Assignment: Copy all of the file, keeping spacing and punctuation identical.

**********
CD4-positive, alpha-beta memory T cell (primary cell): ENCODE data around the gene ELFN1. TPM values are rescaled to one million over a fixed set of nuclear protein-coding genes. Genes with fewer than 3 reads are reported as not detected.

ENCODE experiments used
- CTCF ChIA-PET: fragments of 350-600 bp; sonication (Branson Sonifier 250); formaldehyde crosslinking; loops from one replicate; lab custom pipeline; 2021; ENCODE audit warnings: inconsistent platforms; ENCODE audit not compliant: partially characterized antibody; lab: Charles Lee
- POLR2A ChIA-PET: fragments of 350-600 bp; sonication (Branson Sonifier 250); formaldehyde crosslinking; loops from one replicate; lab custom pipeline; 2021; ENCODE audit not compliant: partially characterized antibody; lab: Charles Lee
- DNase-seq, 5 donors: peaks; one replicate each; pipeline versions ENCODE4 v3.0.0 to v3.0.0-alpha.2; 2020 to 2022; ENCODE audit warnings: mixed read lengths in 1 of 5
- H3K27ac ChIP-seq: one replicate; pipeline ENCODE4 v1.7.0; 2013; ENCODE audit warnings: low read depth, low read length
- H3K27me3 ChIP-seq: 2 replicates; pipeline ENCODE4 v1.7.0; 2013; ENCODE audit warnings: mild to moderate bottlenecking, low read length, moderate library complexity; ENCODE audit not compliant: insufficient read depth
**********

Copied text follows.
CD4-positive, alpha-beta memory T cell (primary cell): ENCODE data around the gene ELFN1. TPM values are rescaled to one million over a fixed set of nuclear protein-coding genes. Genes with fewer than 3 reads are reported as not detected.

ENCODE experiments used
- CTCF ChIA-PET: fragments of 350-600 bp; sonication (Branson Sonifier 250); formaldehyde crosslinking; loops from one replicate; lab custom pipeline; 2021; ENCODE audit warnings: inconsistent platforms; ENCODE audit not compliant: partially characterized antibody; lab: Charles Lee
- POLR2A ChIA-PET: fragments of 350-600 bp; sonication (Branson Sonifier 250); formaldehyde crosslinking; loops from one replicate; lab custom pipeline; 2021; ENCODE audit not compliant: partially characterized antibody; lab: Charles Lee
- DNase-seq, 5 donors: peaks; one replicate each; pipeline versions ENCODE4 v3.0.0 to v3.0.0-alpha.2; 2020 to 2022; ENCODE audit warnings: mixed read lengths in 1 of 5
- H3K27ac ChIP-seq: one replicate; pipeline ENCODE4 v1.7.0; 2013; ENCODE audit warnings: low read depth, low read length
- H3K27me3 ChIP-seq: 2 replicates; pipeline ENCODE4 v1.7.0; 2013; ENCODE audit warnings: mild to moderate bottlenecking, low read length, moderate library complexity; ENCODE audit not compliant: insufficient read depth